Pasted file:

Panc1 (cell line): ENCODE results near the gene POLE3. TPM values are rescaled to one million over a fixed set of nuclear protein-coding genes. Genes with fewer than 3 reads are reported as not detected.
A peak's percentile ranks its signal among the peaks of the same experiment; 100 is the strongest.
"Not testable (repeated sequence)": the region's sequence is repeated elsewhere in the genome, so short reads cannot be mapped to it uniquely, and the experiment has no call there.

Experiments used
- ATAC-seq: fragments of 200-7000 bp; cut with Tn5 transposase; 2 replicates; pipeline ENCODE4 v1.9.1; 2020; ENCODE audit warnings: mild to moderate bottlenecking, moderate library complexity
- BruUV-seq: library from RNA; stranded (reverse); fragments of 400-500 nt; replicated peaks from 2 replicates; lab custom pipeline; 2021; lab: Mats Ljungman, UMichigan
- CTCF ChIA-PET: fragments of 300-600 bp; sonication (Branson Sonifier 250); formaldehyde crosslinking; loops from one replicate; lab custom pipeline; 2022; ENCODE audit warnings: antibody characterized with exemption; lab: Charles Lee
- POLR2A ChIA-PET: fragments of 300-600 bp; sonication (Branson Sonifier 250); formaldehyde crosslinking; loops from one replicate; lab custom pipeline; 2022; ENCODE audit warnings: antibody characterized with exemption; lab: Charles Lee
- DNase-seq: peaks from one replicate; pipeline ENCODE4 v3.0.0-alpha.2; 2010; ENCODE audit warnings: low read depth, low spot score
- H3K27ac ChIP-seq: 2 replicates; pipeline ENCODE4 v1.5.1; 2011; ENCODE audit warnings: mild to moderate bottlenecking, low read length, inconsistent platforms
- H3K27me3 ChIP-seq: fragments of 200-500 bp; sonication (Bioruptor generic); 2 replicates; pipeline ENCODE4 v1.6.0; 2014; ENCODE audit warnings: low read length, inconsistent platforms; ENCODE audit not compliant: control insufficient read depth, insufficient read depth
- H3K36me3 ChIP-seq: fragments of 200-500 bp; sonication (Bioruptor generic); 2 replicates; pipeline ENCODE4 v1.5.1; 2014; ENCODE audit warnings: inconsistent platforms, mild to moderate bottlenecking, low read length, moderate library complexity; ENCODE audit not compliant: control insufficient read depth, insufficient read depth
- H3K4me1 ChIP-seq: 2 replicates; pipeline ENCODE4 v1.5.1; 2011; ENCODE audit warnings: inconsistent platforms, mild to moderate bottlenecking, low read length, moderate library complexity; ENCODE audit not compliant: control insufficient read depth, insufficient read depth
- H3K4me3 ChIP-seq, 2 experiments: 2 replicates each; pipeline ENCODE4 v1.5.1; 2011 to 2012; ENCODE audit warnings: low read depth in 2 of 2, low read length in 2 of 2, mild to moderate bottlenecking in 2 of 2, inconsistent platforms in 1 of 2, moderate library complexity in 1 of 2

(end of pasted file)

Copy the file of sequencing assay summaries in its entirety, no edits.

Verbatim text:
Panc1 (cell line): ENCODE results near the gene POLE3. TPM values are rescaled to one million over a fixed set of nuclear protein-coding genes. Genes with fewer than 3 reads are reported as not detected.
A peak's percentile ranks its signal among the peaks of the same experiment; 100 is the strongest.
"Not testable (repeated sequence)": the region's sequence is repeated elsewhere in the genome, so short reads cannot be mapped to it uniquely, and the experiment has no call there.

Experiments used
- ATAC-seq: fragments of 200-7000 bp; cut with Tn5 transposase; 2 replicates; pipeline ENCODE4 v1.9.1; 2020; ENCODE audit warnings: mild to moderate bottlenecking, moderate library complexity
- BruUV-seq: library from RNA; stranded (reverse); fragments of 400-500 nt; replicated peaks from 2 replicates; lab custom pipeline; 2021; lab: Mats Ljungman, UMichigan
- CTCF ChIA-PET: fragments of 300-600 bp; sonication (Branson Sonifier 250); formaldehyde crosslinking; loops from one replicate; lab custom pipeline; 2022; ENCODE audit warnings: antibody characterized with exemption; lab: Charles Lee
- POLR2A ChIA-PET: fragments of 300-600 bp; sonication (Branson Sonifier 250); formaldehyde crosslinking; loops from one replicate; lab custom pipeline; 2022; ENCODE audit warnings: antibody characterized with exemption; lab: Charles Lee
- DNase-seq: peaks from one replicate; pipeline ENCODE4 v3.0.0-alpha.2; 2010; ENCODE audit warnings: low read depth, low spot score
- H3K27ac ChIP-seq: 2 replicates; pipeline ENCODE4 v1.5.1; 2011; ENCODE audit warnings: mild to moderate bottlenecking, low read length, inconsistent platforms
- H3K27me3 ChIP-seq: fragments of 200-500 bp; sonication (Bioruptor generic); 2 replicates; pipeline ENCODE4 v1.6.0; 2014; ENCODE audit warnings: low read length, inconsistent platforms; ENCODE audit not compliant: control insufficient read depth, insufficient read depth
- H3K36me3 ChIP-seq: fragments of 200-500 bp; sonication (Bioruptor generic); 2 replicates; pipeline ENCODE4 v1.5.1; 2014; ENCODE audit warnings: inconsistent platforms, mild to moderate bottlenecking, low read length, moderate library complexity; ENCODE audit not compliant: control insufficient read depth, insufficient read depth
- H3K4me1 ChIP-seq: 2 replicates; pipeline ENCODE4 v1.5.1; 2011; ENCODE audit warnings: inconsistent platforms, mild to moderate bottlenecking, low read length, moderate library complexity; ENCODE audit not compliant: control insufficient read depth, insufficient read depth
- H3K4me3 ChIP-seq, 2 experiments: 2 replicates each; pipeline ENCODE4 v1.5.1; 2011 to 2012; ENCODE audit warnings: low read depth in 2 of 2, low read length in 2 of 2, mild to moderate bottlenecking in 2 of 2, inconsistent platforms in 1 of 2, moderate library complexity in 1 of 2